July 3, 2012

A Changing Vision

Yesterday I had to begin the arduous task moving out of my 3rd grade classroom and into the new STEM Lab.  It was surprisingly bittersweet and overwhelming.  As I paged through several of my favorite read alouds and anchor texts, I realized that I will not be reading these to a class of eager students next year.  My favorite read aloud of all time is Roxie and the Hooligans.  I love everything about Roxie, her good nature, her "Do not panic" mantra, how she wins everyone over in the end.  Sometimes I get carried away and think I could write a stage adaptation of the book, but I get hung up on the whole garbage barge and island setting issues.
My finger tips are sore from the stupid staple remover and I accidentally stabbed my fingers a number of times.  The the reality of this huge job change set in today.  I worked all day back and forth between two rooms and felt like I didn't accomplish much.  Then I got in my car and had a good cry (which I just don't do) realizing that I'm in the midst of my own catharsis. Change is so necessary and undeniable.

This morning, back in my classroom and making much better progress, I came across this:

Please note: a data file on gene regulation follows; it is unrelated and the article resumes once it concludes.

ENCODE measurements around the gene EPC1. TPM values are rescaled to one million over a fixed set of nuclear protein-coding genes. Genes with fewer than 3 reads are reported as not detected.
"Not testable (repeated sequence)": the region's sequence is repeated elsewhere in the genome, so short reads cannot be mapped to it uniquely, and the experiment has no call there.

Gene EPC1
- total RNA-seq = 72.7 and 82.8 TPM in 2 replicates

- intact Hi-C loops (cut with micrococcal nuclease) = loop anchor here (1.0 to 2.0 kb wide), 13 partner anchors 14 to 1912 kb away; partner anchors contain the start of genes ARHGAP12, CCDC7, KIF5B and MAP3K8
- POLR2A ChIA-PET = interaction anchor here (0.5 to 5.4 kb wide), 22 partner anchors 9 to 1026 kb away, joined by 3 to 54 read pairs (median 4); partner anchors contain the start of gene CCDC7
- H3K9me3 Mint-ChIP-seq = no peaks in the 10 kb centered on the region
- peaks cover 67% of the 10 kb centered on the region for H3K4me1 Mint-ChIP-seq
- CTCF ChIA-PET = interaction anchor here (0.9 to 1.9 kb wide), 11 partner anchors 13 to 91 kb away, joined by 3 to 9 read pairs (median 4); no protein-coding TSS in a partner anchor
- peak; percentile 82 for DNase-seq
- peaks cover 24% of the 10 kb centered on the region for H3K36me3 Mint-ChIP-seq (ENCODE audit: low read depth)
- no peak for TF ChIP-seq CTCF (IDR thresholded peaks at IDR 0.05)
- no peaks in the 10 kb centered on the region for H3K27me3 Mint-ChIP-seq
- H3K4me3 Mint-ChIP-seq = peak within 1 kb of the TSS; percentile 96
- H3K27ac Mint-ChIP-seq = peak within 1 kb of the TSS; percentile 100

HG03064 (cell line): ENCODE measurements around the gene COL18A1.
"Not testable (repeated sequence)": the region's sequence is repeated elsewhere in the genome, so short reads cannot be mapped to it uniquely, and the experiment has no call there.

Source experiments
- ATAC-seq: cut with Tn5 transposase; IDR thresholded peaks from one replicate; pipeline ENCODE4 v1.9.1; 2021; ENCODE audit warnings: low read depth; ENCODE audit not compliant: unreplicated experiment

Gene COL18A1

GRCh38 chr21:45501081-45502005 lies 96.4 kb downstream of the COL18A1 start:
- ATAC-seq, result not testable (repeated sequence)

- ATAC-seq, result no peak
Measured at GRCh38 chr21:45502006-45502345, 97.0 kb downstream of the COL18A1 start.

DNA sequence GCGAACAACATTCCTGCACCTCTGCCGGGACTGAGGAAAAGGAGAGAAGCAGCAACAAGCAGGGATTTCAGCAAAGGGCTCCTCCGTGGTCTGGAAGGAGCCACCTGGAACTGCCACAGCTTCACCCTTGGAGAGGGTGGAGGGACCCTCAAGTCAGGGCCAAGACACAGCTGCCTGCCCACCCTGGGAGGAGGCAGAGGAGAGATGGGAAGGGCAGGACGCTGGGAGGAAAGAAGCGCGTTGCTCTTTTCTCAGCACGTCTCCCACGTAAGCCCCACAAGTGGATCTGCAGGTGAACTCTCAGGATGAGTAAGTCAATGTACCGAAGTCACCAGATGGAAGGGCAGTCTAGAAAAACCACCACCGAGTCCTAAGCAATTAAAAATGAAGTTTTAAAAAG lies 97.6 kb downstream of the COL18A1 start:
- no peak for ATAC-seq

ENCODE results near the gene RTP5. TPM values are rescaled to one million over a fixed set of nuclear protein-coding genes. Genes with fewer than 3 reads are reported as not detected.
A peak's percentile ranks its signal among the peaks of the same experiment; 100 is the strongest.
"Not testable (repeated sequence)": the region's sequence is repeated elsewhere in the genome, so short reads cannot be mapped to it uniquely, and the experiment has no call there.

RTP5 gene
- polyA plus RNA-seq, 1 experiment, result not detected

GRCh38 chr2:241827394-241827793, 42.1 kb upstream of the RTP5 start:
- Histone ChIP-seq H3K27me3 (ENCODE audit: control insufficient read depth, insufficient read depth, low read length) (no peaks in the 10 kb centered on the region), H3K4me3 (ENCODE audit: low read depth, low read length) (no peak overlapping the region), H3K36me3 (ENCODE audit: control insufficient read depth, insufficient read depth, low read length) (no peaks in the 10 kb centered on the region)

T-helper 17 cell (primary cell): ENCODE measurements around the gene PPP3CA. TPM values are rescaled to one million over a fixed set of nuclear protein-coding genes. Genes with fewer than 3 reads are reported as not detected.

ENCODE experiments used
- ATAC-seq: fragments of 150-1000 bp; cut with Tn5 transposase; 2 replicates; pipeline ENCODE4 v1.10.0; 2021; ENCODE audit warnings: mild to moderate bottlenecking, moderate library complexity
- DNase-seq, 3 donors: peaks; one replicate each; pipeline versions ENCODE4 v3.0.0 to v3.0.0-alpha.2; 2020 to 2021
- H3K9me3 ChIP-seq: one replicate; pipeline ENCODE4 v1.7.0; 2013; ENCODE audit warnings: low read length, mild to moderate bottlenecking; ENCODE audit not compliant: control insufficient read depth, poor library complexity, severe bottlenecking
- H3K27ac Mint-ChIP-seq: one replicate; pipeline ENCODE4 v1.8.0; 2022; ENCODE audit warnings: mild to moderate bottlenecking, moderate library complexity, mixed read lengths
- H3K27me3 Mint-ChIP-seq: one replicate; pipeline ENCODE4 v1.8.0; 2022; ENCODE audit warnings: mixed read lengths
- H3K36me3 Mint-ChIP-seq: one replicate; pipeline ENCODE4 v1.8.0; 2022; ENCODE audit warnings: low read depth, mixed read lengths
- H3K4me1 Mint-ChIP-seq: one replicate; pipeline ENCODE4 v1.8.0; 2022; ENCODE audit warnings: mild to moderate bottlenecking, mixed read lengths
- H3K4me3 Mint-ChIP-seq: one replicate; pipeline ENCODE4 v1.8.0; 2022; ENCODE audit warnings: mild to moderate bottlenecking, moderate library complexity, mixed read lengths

It's called a "Vision Stick," from Native American tradition I think.  I made it during the Teacher Leadership Academy years ago.  The experience crafting my "vision" was very cool, at the end of a long day of PD we had time to reflect and set personal purpose to write a vision statement.  Then, we wrapped our vision statements around the stick and decorated.  It's been sitting up on my top shelf for a very long time and I would see it and smile remembering that experience.

Today, however, I was curious about the vision statement I had written so long ago, so I took it off the stick.

"My vision as a teacher leader is to inspire by example, inform with respect to the tried and true traditions, and to encourage those who are ready for something new."

I kind of want to give my 2007-budding-teacher-leader self a big hug and say, "Look how far we've come in working toward that vision." It's time for an updated version, but first I need to finish packing.

Many thanks to Steven W. Anderson who shared great encouragement this morning and gave me a renewed "can-do" attitude to keep moving forward.

1 comment:

  1. Hi Sara,

    Change is emotional. It requires work, and it's scary. So, while you're feeling the physical exhaustion from the big changes, the emotional side is sneaking up on you. You are passionate and dedicated, which is why you were true to your original vision statement, and took a leap of faith to move into a position where you will have more influence and can spread your passion to others.

    I found that staying focused on my purpose (or vision statement) helped those moments of angst to pass quicker. I kept a few items on my desk to remind me of why I am where I am today, which reminds me a little of your vision stick...

    I wonder if there was a way to mount the vision stick with ties somehow onto a canvas with your old and/or new vision statement on the canvas, to display as art and inspiration for your new classroom/office?

    Again, I'm so glad we met at ISTE! It feels like picking up our conversations where we left off. =)

    Kind regards,